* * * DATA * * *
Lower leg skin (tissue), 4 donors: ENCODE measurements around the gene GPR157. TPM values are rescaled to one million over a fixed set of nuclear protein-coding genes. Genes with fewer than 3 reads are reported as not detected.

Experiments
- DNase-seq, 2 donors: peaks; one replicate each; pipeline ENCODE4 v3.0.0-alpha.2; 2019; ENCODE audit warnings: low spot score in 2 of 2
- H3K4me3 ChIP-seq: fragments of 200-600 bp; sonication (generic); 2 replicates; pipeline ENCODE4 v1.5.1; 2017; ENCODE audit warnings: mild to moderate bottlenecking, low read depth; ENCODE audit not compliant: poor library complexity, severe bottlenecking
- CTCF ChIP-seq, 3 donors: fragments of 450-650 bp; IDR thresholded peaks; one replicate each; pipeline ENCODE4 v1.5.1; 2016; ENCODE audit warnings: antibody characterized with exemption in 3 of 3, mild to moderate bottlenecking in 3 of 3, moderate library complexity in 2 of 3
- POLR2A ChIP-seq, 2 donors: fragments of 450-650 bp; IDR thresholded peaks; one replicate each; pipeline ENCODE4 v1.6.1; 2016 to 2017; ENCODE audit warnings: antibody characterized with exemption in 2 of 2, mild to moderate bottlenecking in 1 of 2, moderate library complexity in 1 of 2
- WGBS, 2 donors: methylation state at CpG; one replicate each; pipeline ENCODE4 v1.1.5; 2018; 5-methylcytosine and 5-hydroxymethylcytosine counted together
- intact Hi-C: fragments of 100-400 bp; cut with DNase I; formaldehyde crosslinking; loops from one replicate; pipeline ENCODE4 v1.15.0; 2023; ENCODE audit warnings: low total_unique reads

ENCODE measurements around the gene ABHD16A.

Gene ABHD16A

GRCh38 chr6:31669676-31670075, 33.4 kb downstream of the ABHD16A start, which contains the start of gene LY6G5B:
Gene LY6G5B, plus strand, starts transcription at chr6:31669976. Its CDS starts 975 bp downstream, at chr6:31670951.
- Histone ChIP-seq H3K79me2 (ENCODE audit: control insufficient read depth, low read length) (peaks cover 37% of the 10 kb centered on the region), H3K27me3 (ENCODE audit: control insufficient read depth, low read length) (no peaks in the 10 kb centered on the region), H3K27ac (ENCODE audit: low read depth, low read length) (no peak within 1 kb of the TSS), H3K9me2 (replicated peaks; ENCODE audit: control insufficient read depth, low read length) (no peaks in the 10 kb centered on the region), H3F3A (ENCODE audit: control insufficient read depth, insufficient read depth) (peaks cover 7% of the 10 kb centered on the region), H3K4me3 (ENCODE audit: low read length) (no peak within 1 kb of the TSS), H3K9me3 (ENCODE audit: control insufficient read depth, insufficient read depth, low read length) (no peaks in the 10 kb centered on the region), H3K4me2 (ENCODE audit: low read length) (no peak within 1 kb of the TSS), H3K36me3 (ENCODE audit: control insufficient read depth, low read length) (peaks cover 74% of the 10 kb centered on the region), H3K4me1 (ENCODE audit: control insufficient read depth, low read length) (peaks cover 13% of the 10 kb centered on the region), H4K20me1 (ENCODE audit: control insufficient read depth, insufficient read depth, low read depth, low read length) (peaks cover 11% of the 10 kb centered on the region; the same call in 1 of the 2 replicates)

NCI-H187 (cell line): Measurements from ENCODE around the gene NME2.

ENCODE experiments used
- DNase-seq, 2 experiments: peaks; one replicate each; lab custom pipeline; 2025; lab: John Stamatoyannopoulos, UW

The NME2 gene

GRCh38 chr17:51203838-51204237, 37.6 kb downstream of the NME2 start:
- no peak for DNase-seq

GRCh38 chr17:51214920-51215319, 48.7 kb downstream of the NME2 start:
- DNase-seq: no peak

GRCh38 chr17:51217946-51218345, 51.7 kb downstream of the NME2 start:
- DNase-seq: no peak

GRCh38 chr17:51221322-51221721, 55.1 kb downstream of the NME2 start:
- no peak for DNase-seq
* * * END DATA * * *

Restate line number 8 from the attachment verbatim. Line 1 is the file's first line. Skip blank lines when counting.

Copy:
- intact Hi-C: fragments of 100-400 bp; cut with DNase I; formaldehyde crosslinking; loops from one replicate; pipeline ENCODE4 v1.15.0; 2023; ENCODE audit warnings: low total_unique reads